Publication: Monitor Volume: 5 Issue: 94

Indeed, it was difficult yesterday to determine the extent to which Russia’s domestic political struggle was a factor in the apparent hardening of Moscow’s position on Kosovo. Like Chirac, some U.S. officials apparently believe that the warnings coming out of Moscow recently may be intended primarily for domestic consumption, and that they do not reflect a real desire by the Kremlin either to withdraw from the negotiation process or to renounce the peace principles elaborated by Russia and the Group of Seven countries last week in Germany.

The G-7 meeting, which both sides proclaimed as a victory for the Kosovo peace process, produced a package of principles which were to serve as a basis for continuing negotiations aimed at settling the Kosovo conflict. They contained no mention of a halt in NATO’s bombing campaign as a precondition for peace talks. Talbott’s and Chirac’s talks in Moscow this week were intended in part to flesh out the principles–which remain vaguely worded–enunciated by Russia and the G-7 countries during last week’s meeting.

U.S. officials have also claimed in recent days to have received quiet assurances from Viktor Chernomyrdin–former prime minister and now Moscow’s pointman for the Kosovo crisis–that China would not use its UN Security Council veto in the event that Russia and the West agree on the terms of a Kosovo peace settlement. Chernomyrdin reportedly told U.S. Deputy Secretary of State Strobe Talbott that Beijing “would not get in the way” if that sort of agreement were reached (CNN, May 13). Chernomyrdin visited Beijing earlier this week and appeared to react sympathetically to Chinese warnings that Beijing would block any Kosovo peace settlement brought to the UN if it did not call for an immediate halt to NATO’s air campaign in Yugoslavia.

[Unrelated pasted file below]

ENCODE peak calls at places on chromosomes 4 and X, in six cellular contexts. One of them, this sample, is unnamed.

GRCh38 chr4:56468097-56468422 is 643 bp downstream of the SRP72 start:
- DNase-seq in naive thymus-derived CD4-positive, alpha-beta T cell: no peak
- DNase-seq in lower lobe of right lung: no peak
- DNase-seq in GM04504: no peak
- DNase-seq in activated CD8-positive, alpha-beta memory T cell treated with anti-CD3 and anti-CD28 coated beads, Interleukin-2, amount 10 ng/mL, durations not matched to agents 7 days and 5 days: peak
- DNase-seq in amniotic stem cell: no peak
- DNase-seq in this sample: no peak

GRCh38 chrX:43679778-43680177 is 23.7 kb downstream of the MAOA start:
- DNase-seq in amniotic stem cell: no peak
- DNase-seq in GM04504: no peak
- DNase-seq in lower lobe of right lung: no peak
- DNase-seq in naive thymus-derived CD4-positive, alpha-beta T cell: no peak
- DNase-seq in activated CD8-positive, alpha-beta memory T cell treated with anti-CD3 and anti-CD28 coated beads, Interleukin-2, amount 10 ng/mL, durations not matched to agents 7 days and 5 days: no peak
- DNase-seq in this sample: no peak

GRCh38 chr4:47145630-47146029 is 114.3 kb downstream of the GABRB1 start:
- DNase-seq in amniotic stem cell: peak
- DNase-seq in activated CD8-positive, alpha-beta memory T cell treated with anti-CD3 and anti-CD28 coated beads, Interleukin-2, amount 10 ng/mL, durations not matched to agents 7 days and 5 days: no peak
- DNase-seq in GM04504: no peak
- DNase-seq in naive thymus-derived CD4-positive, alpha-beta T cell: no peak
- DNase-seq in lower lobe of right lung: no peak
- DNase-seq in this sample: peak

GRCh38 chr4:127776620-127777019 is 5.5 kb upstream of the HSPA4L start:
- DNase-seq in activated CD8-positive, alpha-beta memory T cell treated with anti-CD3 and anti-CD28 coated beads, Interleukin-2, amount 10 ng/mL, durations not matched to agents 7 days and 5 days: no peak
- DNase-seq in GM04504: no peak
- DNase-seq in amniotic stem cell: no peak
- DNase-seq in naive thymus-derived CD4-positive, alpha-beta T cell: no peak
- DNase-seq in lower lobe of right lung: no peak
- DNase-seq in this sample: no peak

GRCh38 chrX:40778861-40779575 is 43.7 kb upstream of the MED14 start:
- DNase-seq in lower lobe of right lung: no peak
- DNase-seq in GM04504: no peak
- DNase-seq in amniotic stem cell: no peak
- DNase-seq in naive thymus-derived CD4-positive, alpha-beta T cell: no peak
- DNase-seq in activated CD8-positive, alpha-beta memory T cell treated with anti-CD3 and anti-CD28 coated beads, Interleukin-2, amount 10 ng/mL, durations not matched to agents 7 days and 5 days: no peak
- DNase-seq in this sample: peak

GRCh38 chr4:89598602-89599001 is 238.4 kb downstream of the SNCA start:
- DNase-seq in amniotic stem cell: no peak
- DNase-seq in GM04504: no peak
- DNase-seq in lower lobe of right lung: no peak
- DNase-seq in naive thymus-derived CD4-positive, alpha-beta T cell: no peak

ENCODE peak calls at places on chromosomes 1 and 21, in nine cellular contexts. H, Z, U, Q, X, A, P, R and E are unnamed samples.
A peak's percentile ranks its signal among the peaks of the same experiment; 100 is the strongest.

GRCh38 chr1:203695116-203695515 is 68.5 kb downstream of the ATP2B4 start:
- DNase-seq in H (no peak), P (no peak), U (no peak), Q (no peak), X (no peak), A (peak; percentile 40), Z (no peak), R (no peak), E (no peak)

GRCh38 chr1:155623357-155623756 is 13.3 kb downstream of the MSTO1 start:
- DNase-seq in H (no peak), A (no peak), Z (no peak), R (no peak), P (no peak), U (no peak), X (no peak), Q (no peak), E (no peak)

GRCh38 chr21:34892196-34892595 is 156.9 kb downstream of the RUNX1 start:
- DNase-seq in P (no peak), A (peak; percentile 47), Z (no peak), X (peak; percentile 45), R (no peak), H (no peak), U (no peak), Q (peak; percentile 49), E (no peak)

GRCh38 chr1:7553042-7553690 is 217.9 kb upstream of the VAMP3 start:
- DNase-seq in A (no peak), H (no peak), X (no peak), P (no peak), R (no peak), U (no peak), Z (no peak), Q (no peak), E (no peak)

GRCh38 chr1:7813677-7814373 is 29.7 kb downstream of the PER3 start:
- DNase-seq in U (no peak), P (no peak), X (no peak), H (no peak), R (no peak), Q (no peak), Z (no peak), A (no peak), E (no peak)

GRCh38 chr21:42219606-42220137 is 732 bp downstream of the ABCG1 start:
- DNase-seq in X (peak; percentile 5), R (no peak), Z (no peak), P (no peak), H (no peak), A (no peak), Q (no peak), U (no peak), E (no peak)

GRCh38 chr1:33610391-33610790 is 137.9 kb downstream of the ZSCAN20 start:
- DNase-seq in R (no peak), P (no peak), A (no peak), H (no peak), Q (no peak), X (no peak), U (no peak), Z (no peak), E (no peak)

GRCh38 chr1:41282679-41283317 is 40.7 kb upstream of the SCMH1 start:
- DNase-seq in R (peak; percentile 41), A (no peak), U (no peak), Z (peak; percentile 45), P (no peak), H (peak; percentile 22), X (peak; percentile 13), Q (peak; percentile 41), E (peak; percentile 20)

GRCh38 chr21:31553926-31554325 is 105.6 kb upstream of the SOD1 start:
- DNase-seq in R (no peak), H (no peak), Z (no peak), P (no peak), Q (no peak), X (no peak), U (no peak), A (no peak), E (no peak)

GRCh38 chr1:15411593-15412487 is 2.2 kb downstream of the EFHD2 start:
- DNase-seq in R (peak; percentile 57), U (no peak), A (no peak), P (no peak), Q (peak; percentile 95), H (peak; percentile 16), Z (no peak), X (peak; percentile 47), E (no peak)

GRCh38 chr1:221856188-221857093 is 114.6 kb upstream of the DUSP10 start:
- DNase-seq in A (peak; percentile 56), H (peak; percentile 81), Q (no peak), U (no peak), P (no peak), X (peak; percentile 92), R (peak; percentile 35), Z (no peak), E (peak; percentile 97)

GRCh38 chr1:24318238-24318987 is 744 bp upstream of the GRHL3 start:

Despite Chernomyrdin’s assurances to Washington, the Russian Foreign Ministry yesterday appeared to move a step closer to Beijing’s position during consultations at the United Nations. Russia’s UN ambassador, Sergei Lavrov, said that a UN Security Council resolution is being prepared on the basis of the principles elaborated by Russia and the G-7. But he warned that the council would be unlikely to adopt the resolution while NATO maintains its bombing campaign. “This doesn’t mean that the resolution discussion could not continue,” he said. “But I don’t see how a resolution could actually be adopted if there is no stop in the bombing” (Reuters, AP, March 13).